Similarity/Difference: It is similar to CartoDB in that it does have a map function, but Palladio is different because the most effective feature is visual network graphs. Palladio is similar to Voyant in that they both have word links and network features. They are different because Voyant is difficult to use (because of glitches not design), while Palladio is much easier to use.
Complement: Palladio complements Voyant by providing more options for word clouds and visual networks. Palladio provides a complement for CartoDB as they are both based on layering datasets manually with selecting different modes and filters.

As these open-source programs continued to “hone their skills” and “work out the kinks,”  they will no doubt provide continued and enhanced methods of data analysis that can be customized for and by individual interests.

CartoDB Reflection

Once again, the timing of HIST680 is impeccable. I had just finished reviewing CartoDB when I went to my mailbox and pulled out this month’s Perspectives published by the AHA. The topic of one of the feature articles? You guessed it: digital mapping.

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This simply reinforces my belief that taking this course and participating in the DH Certificate Program through GMU was not only a good decision, but a great one. Now onto my review….

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CartoDB (created by Vizzuality) is an open-source, online, cloud-based software system that is sure to please anyone seeking to visualize and store data using geospatial mapping. Basic usage is free with an account; however, better and expanded options are available with a paid subscription. The company also provides support and custom mapping for an additional fee. The free account is accompanied by 50mb of storage, and data can be collected and directly uploaded from the web and accessed via desktop, laptop, tablet, or smart phone. Part of what makes CartoDB so intuitive is its user-friendly interface. Users can upload files with a simple URL cut/paste or file drag/drop. The program also accepts many geospatial formats, such as excel, text files, GPX, and other types of shapefiles, making CartoDB useful for humanities and STEM-related disciplines alike.  Once multiple data layers are uploaded users can create a visualization and manipulate this visualization through several modes: heat, cluster, torque, bubble, simple, and others. Once the visualizations have been organized and customized, CartoDB also provides convenient options to provide links and embed codes to share the map. Finally, CartoDB does a great job answering questions with online tutorials, FAQs, and “tips and tricks.” Google maps first ventured into web-based mapping tools, but CartoDB takes it to a whole new level.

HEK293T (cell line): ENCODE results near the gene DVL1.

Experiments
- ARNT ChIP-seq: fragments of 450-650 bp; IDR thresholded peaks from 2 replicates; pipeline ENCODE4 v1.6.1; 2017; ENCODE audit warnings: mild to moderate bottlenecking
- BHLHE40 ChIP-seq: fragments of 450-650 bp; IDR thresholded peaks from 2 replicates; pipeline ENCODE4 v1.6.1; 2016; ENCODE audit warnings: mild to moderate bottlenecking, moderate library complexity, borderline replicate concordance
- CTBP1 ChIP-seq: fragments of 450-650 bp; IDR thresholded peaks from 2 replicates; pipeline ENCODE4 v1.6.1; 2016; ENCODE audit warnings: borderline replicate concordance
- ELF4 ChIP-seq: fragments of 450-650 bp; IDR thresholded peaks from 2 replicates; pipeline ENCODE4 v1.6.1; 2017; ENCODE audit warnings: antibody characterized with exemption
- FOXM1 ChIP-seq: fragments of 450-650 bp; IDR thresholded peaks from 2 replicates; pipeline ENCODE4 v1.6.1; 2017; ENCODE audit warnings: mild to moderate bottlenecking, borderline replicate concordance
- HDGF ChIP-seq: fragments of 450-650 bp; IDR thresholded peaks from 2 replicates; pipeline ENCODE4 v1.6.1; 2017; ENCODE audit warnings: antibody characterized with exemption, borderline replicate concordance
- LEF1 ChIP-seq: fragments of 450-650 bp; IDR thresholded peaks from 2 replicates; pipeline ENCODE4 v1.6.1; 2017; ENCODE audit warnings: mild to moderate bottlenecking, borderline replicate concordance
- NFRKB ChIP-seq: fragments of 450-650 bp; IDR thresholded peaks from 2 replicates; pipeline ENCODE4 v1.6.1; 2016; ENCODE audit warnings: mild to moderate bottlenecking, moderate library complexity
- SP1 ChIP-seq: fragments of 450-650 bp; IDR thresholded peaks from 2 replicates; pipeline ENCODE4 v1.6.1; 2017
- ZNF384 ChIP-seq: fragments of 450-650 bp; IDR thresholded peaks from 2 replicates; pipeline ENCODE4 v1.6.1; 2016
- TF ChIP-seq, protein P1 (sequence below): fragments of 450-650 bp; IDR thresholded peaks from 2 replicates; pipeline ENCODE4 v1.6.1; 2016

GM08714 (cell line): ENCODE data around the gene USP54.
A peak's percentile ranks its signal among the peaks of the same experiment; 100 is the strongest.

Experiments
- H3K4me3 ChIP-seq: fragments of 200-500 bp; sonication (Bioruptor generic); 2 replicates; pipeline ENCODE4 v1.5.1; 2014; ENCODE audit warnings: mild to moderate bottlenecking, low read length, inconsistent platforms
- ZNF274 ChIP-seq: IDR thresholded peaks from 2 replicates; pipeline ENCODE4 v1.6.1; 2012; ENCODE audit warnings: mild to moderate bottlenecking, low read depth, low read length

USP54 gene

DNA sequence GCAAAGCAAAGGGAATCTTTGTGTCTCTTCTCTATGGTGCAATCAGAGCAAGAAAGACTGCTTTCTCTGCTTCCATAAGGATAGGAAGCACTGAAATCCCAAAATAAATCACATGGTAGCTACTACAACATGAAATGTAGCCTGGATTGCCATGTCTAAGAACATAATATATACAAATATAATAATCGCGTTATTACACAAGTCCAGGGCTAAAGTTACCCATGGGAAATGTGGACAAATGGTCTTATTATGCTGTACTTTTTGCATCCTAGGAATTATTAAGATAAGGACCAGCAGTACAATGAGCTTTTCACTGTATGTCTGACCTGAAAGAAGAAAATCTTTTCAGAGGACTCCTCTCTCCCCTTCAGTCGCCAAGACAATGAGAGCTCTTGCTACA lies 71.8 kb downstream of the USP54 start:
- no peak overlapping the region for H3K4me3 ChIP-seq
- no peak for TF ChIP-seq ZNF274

Our activity involved using data from the WPA Slave Narratives, and it was a great hands-on exercise to discern the types of information and conclusions that can be drawn by viewing information geospatially. By visualizing the location of interviews it works much like Photogrammar (Module 8), which allows users (teachers and students alike) to see several patterns: travel, chronological, and the geographical concentration of interviews in particular areas of Alabama.

While our class activity provided the data, I am anxious to experiment with data that I have collected myself. For example, I am working on images and maps for a recent manuscript, I have the addresses for several colleges and universities in Nashville. I received an email last week from the press that said they were unable to take my historical maps and provided layered data which would show the relationship between the location of institutions of higher education and the geographical trends of urban growth in Nashville from 1865 to 1930. I look forward to using CartoDB in the future.